NEPAL-U.S. RELATIONS AT 70 Reaching People

Despite several changes in the government and political system of Nepal, Nepal-USA relations have remained stable and strong

April 23, 2017, 10:03 p.m. Published in Magazine Issue: Vol.10,No 17, April 21,2017 (Baisakh 08,2074)

Since her arrival in Nepal 2015, US Ambassador Alaina B. Teplitz has been spending a lot of time to meeting people in rural and remote parts of Nepal, learning about their livelihood and sharing views with them.

Ambassador Teplitz has travelled eastern, western and central parts of Nepal. On following her Twitter page, one can see how strongly she feels for inspiring Nepal’s rural folks.

Although many Nepalese live in very difficult topographies, with all kinds of hardships, they have received Ambassador Teplitz with a smile. For many American citizens and diplomats, this smile of Nepalese in hardship has lured them forever.

Former Peace Corps volunteer Scoot Skinner, a resident of Vermont, came to Nepal in 1964 and never forgot the smile of people and mountains, visiting Nepal several times later with his family members. “Nepal malai ramro lagchha (I find Nepal beautiful),” Skinner replied to Spotlight in a comment.

Ambassador Alaina B. Teplitz's tweets from different regions show her inner love for people of Nepal. “For 70 years, the U.S. has worked with Nepal to improve health systems, from cataract examinations to maternal health,” Ambassador Teplitz twitted.

Diplomats come and go. For many American diplomats nature, culture and simplicity of Nepalese rural folks have attracted so much. Former ambassadors Michael Malinowski, Nancy Powell and Peter Bodde served in Nepal as U.S, Mission in different capacities and still maintain their relations even after retirement. Ambassador Scott Delisi who spent two years as an ambassador is now contributing for Nepal’s earthquake victims through a charity.

Some American diplomats have served in Nepal for their entire career until their retirement. Nepal has always attracted them.

People To People

For common American Citizens, Nepal attracted so much that they even gave up American citizenship and became Nepali. There will be a long list of American who served in Nepal.

Born in the US in 1928, Fr. Ludwig F. Stiller came to Nepal in 1956 as a Jesuit at St Xavier School and became a Nepali. Stiller came a Jesuit but when he died in 2009 he became a prominent historian of Nepal. Without his contributions, Nepalese would have been poorer in their knowledge about the history of Nepal, particularly the era of nation building of King Prithvi Narayan Shah and the court massacre.  

Stiller was not the only one of his kind. Other America born Jesuits, who came to Nepal to teach at schools, devoted their life for the betterment of Nepal. Another prominent scholar late Leo E. Rose revealed so many things about Nepal. His book Strategy for Survival is regarded as a masterpiece on Nepal.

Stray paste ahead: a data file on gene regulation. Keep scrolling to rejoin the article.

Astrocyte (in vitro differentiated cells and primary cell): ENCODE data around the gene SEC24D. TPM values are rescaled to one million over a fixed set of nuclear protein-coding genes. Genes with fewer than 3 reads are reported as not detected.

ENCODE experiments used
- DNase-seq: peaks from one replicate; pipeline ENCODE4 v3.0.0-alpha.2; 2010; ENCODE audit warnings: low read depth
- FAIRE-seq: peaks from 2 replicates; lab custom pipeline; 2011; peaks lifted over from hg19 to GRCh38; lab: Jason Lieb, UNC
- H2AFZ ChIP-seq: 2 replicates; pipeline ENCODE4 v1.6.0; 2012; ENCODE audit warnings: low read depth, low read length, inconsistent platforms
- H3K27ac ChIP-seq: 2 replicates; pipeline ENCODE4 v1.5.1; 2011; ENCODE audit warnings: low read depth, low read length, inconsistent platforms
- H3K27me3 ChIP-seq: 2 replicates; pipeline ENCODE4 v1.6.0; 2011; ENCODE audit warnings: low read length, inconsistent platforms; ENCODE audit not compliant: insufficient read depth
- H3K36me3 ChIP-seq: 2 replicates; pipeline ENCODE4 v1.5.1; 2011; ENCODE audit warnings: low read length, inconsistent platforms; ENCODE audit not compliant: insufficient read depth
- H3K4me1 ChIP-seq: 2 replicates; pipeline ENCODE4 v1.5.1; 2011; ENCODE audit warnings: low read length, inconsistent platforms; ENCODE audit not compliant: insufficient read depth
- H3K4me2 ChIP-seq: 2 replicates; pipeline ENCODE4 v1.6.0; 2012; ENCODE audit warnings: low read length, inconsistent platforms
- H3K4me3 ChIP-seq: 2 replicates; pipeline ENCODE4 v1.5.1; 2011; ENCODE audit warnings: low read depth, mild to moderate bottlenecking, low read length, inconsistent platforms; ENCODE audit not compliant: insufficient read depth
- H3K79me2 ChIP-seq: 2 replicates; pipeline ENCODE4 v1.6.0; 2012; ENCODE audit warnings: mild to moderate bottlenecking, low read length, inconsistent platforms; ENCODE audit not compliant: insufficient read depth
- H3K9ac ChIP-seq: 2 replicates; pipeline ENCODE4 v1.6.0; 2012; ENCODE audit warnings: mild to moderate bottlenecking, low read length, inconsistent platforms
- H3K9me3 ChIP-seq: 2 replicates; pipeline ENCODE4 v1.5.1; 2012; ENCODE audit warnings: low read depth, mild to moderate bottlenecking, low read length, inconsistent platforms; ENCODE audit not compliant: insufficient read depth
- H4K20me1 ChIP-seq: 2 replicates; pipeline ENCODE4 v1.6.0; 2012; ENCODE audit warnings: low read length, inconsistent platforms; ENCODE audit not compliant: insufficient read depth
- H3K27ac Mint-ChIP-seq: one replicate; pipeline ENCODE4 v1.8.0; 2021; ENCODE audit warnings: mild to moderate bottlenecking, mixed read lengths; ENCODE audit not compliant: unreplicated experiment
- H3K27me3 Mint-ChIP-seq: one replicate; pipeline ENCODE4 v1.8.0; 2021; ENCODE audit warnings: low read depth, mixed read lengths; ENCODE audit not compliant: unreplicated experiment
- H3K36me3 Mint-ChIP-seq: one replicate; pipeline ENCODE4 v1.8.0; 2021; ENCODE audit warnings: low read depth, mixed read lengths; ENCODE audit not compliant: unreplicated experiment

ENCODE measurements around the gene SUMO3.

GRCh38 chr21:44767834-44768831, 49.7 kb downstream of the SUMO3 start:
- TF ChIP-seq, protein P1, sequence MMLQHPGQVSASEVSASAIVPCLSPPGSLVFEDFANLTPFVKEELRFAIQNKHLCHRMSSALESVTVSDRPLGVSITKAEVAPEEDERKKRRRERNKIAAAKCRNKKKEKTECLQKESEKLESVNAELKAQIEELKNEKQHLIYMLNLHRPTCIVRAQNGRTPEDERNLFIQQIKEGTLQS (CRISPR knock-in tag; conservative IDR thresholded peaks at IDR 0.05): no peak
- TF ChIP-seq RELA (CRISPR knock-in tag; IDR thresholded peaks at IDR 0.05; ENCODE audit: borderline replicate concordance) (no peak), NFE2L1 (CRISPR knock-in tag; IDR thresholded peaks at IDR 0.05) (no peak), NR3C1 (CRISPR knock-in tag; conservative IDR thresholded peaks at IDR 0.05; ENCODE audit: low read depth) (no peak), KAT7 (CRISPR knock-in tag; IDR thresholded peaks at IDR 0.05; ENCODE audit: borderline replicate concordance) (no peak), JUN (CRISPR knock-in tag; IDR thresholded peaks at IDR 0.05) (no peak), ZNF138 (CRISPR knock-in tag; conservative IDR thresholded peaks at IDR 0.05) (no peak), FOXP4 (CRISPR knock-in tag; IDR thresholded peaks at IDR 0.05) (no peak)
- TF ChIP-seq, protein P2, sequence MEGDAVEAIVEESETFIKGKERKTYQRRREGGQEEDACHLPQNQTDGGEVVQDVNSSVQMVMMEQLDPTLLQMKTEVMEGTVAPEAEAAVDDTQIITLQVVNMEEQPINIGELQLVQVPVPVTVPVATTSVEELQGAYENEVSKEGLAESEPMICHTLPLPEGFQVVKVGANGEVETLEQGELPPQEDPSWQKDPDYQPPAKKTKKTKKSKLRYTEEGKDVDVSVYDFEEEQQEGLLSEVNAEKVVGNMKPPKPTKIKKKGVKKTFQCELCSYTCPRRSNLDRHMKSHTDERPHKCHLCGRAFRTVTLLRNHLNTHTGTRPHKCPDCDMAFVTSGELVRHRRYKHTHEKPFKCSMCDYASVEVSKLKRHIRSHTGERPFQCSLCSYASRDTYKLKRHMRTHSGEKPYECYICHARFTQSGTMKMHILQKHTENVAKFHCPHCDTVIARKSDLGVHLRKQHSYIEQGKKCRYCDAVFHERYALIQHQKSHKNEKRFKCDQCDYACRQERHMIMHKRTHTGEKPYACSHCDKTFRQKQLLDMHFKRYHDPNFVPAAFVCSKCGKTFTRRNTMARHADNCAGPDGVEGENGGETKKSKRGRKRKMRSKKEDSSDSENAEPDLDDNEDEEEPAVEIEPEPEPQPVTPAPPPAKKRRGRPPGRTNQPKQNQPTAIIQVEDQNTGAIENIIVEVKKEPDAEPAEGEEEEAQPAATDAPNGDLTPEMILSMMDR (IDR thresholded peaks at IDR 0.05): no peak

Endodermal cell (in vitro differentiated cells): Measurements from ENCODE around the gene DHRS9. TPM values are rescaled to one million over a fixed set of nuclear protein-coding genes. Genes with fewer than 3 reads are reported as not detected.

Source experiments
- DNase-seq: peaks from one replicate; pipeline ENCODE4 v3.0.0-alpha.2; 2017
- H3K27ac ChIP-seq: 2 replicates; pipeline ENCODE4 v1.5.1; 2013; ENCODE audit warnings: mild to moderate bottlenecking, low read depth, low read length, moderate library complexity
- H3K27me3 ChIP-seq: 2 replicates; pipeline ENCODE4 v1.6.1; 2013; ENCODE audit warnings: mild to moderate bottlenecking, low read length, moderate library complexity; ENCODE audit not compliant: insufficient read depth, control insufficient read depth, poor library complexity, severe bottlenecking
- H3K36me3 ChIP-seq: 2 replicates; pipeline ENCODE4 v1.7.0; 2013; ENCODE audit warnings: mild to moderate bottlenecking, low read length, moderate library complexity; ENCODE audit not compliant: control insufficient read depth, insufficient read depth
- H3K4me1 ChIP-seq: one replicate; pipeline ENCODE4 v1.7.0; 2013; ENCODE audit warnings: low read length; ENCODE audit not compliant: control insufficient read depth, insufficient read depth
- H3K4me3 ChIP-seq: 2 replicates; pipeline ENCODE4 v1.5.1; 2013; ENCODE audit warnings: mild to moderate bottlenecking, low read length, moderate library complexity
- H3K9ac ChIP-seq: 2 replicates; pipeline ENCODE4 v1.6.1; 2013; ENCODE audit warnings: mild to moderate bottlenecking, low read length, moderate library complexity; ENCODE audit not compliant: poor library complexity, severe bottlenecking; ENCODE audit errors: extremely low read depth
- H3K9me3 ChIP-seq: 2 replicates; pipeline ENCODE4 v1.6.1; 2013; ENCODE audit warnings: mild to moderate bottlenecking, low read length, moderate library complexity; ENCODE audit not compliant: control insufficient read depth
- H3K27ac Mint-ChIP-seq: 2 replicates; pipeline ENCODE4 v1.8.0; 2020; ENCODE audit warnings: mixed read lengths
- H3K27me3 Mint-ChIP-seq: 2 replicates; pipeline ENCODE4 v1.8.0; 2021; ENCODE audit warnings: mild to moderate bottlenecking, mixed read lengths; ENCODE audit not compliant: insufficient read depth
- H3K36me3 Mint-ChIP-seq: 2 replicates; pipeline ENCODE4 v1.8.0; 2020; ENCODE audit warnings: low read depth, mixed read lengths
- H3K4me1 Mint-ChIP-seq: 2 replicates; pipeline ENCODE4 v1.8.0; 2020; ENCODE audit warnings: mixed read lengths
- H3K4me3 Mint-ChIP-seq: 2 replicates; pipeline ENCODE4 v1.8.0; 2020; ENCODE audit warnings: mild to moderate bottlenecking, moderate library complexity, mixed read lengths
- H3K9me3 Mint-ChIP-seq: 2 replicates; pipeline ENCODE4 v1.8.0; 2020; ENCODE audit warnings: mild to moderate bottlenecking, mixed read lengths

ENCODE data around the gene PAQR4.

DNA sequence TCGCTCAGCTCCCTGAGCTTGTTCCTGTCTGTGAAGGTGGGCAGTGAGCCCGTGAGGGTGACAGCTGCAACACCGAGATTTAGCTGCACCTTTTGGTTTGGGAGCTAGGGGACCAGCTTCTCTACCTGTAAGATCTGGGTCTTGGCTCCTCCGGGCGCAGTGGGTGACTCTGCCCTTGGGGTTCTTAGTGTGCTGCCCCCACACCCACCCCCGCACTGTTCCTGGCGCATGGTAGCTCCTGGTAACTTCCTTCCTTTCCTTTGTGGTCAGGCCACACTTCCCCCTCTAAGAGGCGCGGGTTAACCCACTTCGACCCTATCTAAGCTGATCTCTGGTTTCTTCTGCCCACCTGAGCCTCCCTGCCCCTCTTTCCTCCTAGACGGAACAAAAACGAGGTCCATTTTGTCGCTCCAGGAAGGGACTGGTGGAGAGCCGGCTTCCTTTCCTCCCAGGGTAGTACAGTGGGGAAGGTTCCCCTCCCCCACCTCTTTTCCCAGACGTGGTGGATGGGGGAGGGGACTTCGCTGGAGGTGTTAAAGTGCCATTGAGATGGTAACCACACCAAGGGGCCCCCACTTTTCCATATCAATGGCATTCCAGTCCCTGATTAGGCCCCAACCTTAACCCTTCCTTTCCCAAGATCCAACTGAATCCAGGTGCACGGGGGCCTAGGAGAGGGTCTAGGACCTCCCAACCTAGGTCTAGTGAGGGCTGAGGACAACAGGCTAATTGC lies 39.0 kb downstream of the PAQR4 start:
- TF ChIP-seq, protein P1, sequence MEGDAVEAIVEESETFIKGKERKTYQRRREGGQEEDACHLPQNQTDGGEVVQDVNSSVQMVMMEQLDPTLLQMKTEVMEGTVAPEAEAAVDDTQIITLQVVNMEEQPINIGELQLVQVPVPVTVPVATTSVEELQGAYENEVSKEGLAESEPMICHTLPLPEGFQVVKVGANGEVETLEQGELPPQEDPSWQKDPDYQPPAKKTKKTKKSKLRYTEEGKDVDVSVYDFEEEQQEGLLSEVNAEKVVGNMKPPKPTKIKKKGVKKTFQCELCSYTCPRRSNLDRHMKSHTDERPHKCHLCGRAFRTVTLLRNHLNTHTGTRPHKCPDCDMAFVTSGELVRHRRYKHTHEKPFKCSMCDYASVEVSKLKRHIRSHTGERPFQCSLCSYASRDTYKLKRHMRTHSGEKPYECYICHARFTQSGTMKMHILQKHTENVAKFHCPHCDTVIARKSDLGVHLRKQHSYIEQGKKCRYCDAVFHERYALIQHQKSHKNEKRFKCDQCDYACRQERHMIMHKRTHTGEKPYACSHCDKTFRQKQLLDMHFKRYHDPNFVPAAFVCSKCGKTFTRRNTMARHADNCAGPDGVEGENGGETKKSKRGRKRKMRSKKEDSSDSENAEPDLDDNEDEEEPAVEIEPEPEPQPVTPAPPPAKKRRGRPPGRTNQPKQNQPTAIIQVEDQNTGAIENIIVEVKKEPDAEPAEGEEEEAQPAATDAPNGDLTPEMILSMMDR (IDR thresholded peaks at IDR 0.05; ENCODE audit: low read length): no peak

Coming as a visitor, Judith Chase and her husband have been living in Nepal for quite a long time teaching Nepalese how to grow organic products. “US citizens love Nepal from their heart,” said the Deputy Chief of the Mission Michael C. Gonzales in a recent program organized by Nepal USA Chamber of Commerce and Industry.

Even world renowned American scholars like scholars from America like Samuel P. Huntington, Henry Kissinger, Francis G. Hutchins, teacher of late King Birendra, mentioned Nepal’s position in their books. It indicates that Nepal is in the minds of American scholars.

Other scholars from United States, who have been contributing in political, anthropology and other contemporary issues, have made great contributions to bring Nepal into international arena. Professor of Harvard University Francis G. Hutchins, former teacher of late King Birendra, book Democratizing Monarch

These are among few renowned persons. There are hundreds of Americans who contributed to strengthen the relations between the two countries supporting Nepal’s development efforts.

Peace Corps

Nepal-U.S. relations are not only limited to the level of scholars, PEACE CORPS NEPAL has taken the relations to the inner depth of the rural parts of the society. Many Peace Corps volunteers, who served in Nepal working as unpaid ambassadors, have been lobbying for Nepal’s cause. Many Peace Corps volunteers come and go, but some other Peace Corps volunteers have even stayed in Nepal as permanent residents.

Peace Corps commemorated the 55th anniversary of Peace Corps’ arrival in Nepal last week. According to Peace Corps, over 3,750 American volunteers who lived, worked and served in communities throughout Nepal since 1962.

Fifty-four Peace Corps Volunteers currently serve in Nepal, supporting food security in rural communities in eight districts of the Western and Mid-Western Development Regions.

According to a Peace Corps Online, the Independent News Forum serving Returned Peace Corps Volunteers, many Peace Corps volunteers who worked in Nepal, returned later for time being to support Nepal’s development efforts.